I don’t read much science fiction, but I love fantasy. Have you happened across Rebecca Minor’s Windrider books? A grouchy, snarky elf captain get his own dragon, but only at the behest of a prophetess who is a spoof of preachy Christian characters. She’s overbearing and stuck up and both of them are totally endearing. Not to mention the rest of the cast! Her prequel series, starting with Curse Bearer, is almost as good and I mostly recommend it because Culduin is awesome. And hot.
    So yeah, that’s my fan geekery for the day.

  3. “I read SF above all for that sense of wonder … I like unexpected. I don’t expect a theology lesson in my SF, unless it’s passed on organically, beautifully, even surprisingly. I like pretty, writerly writing. I cannot bear to wade through clunky or lackluster prose.”

    Amen.  Delight isn’t a fringe benefit of reading — it’s the crux of the pursuit.  If I read a story because it’s “good for me,” then that story has utterly failed.  Fiction is an art, a song of syntax, a delicate dance of diction, not a three-point sermon.  Nor still is it a formula to get readers interested in a sermon.  If a story’s to pierce my heart then it must first germinate in the writer’s heart.  Its language must be emotional, not merely mental.  I must feel it.  And no one can tell me to experience an emotion; it’ll happen organically or not at all.

    It’s brainbreaking work to craft a story that transfers one’s emotions into another’s heart.  And any writer of fiction who isn’t ready to break his brain for that end needs to reevaluate his priorities.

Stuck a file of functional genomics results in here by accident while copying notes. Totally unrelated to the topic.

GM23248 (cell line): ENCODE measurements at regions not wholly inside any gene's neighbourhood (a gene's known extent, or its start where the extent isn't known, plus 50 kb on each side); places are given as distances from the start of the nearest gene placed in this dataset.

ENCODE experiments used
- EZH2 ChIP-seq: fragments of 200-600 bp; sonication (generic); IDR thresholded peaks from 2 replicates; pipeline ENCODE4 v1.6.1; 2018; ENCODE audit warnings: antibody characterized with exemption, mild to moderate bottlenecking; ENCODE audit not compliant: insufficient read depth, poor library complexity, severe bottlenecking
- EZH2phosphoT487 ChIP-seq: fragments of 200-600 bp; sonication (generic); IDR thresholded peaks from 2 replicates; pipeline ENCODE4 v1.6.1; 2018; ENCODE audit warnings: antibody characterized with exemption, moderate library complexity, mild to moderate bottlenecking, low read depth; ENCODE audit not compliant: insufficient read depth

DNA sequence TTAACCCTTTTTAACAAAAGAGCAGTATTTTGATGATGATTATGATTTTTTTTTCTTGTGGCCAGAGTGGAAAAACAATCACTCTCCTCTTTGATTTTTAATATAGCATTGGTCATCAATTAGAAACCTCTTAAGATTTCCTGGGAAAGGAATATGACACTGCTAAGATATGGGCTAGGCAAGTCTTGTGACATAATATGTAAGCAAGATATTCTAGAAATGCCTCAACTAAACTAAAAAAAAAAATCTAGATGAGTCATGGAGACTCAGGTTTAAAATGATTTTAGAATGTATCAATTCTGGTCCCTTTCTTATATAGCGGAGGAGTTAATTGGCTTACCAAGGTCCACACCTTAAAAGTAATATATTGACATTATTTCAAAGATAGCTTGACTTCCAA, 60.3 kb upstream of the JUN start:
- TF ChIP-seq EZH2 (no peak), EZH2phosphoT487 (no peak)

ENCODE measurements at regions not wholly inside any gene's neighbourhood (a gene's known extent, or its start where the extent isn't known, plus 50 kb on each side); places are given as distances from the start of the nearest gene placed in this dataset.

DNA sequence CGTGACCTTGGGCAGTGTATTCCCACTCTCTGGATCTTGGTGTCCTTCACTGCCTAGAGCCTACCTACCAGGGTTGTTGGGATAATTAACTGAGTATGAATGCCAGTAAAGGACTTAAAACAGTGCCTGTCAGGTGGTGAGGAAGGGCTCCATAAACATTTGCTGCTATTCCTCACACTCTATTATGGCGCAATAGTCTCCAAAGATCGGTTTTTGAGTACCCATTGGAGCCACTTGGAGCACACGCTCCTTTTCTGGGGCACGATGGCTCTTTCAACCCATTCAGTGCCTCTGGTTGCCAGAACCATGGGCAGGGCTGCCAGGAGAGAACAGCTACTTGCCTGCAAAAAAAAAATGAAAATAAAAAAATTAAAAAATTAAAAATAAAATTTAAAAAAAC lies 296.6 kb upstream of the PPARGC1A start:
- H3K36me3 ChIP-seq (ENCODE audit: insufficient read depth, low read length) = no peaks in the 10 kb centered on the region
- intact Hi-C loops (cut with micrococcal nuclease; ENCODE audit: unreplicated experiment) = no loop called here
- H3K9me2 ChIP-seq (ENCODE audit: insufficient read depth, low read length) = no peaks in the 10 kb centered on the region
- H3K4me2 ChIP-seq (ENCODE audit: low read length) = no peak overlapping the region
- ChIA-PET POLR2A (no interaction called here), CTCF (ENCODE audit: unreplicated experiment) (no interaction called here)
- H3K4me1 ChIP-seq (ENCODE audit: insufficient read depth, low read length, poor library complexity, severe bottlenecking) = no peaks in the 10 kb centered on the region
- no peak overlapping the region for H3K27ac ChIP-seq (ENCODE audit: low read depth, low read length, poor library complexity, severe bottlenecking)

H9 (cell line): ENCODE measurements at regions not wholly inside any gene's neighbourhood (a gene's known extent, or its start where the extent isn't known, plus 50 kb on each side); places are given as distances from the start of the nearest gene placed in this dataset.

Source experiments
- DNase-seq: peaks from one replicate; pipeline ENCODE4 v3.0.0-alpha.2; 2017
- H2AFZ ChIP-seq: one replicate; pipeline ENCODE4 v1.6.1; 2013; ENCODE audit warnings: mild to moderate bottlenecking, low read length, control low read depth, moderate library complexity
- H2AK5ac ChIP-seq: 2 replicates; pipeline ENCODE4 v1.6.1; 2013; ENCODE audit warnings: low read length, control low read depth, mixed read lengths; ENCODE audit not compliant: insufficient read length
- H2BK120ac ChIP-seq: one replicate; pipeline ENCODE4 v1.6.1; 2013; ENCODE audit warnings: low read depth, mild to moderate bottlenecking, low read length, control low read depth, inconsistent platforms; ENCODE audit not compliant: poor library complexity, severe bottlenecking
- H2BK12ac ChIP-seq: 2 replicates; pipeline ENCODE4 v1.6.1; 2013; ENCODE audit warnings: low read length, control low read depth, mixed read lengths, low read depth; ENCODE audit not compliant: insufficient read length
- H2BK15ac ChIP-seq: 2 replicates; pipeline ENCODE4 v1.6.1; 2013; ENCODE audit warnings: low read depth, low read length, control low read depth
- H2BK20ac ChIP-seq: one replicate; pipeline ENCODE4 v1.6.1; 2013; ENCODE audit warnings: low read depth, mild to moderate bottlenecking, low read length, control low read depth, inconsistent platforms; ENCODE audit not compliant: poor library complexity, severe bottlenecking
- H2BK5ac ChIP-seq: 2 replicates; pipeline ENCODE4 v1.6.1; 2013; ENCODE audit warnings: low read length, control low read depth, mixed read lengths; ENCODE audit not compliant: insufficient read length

• Mirtika says:

      I don’t think anyone who has not tried to write a story with depth and richness understands how very hard it is. OK, for some more natural and less hard, for others brain-busting. So, when I read something that pushes most or all the buttons, I am so full of gratitude for that person’s gift and hard work. Good stories take effort. 🙂

  4. Literaturelady says:

    Great post!  I also look for well-written, wondrous fantasy stories–and finding one is like hitting an oasis in the desert.  You might like the Auralia Thread by Jeffrey Overstreet.  The story is set in a world where jealousy has stifled wonder and creativity, where acclaim and false praise has become a higher goal than creating beauty and finding truth.  The characters, seeing a glimpse of their world’s beauty and truth long declared illegal, wrestle with doubt and questions, make mistakes, and make sacrifices.  I love Prince Cal-Raven–he’s bold and passionate, wanting to do the right thing, but sometimes doing it the wrong way.  I’ve never read a story where beauty and creativity are glorified like they are in the Auralia Thread.